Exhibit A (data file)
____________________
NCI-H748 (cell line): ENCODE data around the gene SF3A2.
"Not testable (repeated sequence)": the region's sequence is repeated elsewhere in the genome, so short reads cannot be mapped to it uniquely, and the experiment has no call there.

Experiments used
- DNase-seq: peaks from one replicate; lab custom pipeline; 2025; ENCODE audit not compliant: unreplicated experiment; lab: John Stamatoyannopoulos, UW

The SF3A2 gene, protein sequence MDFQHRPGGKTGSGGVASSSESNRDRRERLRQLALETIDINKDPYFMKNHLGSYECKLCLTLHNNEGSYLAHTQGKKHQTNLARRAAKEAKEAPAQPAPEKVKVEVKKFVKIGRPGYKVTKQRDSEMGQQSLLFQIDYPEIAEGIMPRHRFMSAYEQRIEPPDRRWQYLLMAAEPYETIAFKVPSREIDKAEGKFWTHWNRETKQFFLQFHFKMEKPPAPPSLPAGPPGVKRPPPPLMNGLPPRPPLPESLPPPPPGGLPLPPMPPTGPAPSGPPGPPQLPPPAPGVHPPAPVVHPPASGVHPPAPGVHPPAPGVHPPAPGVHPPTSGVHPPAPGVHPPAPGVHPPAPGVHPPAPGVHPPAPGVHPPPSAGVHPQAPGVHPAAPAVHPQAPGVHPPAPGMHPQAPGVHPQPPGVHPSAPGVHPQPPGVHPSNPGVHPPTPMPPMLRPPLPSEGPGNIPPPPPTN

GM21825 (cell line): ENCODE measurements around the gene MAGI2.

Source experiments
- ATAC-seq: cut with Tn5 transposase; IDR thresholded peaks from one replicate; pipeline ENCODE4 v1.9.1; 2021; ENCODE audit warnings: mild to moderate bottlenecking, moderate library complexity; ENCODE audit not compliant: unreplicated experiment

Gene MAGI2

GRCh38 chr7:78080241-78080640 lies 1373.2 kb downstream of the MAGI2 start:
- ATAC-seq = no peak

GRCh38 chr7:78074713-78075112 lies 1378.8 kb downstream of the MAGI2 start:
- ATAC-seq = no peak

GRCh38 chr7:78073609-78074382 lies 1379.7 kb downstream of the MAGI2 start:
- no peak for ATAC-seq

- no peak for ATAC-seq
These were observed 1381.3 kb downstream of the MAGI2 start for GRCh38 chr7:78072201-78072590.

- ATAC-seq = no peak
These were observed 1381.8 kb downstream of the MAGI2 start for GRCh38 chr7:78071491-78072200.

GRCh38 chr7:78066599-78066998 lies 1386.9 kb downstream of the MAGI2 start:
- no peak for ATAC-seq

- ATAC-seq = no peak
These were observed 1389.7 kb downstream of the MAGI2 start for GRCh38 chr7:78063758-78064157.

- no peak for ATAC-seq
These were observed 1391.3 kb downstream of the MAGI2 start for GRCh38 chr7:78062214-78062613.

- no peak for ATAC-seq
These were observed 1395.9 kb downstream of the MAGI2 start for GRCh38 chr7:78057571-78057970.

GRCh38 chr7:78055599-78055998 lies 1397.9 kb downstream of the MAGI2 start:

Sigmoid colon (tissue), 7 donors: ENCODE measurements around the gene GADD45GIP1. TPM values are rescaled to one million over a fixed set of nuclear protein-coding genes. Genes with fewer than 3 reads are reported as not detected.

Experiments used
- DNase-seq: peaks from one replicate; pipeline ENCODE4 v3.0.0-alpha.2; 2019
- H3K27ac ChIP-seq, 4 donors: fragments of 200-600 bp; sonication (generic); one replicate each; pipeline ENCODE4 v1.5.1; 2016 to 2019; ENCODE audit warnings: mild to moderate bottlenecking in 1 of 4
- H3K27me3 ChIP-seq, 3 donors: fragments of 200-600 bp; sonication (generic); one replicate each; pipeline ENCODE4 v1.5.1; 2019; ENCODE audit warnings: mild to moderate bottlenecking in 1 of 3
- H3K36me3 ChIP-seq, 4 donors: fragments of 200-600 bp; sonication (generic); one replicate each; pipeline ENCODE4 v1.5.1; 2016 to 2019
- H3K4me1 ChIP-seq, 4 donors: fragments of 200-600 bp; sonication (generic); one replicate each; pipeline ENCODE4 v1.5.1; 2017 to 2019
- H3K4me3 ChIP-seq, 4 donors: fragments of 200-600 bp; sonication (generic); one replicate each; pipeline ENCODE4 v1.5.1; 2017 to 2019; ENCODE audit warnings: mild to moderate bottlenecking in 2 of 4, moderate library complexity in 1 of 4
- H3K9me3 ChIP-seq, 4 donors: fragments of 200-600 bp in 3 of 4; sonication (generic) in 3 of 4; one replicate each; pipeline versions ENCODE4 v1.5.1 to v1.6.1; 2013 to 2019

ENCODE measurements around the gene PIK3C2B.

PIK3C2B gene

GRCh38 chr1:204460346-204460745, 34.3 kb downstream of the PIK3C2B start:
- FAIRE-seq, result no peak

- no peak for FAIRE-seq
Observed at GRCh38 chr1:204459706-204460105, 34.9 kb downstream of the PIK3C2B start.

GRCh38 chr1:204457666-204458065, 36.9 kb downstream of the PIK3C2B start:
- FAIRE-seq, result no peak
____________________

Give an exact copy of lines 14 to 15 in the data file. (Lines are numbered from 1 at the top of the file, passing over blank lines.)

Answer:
GRCh38 chr7:78073609-78074382 lies 1379.7 kb downstream of the MAGI2 start:
- no peak for ATAC-seq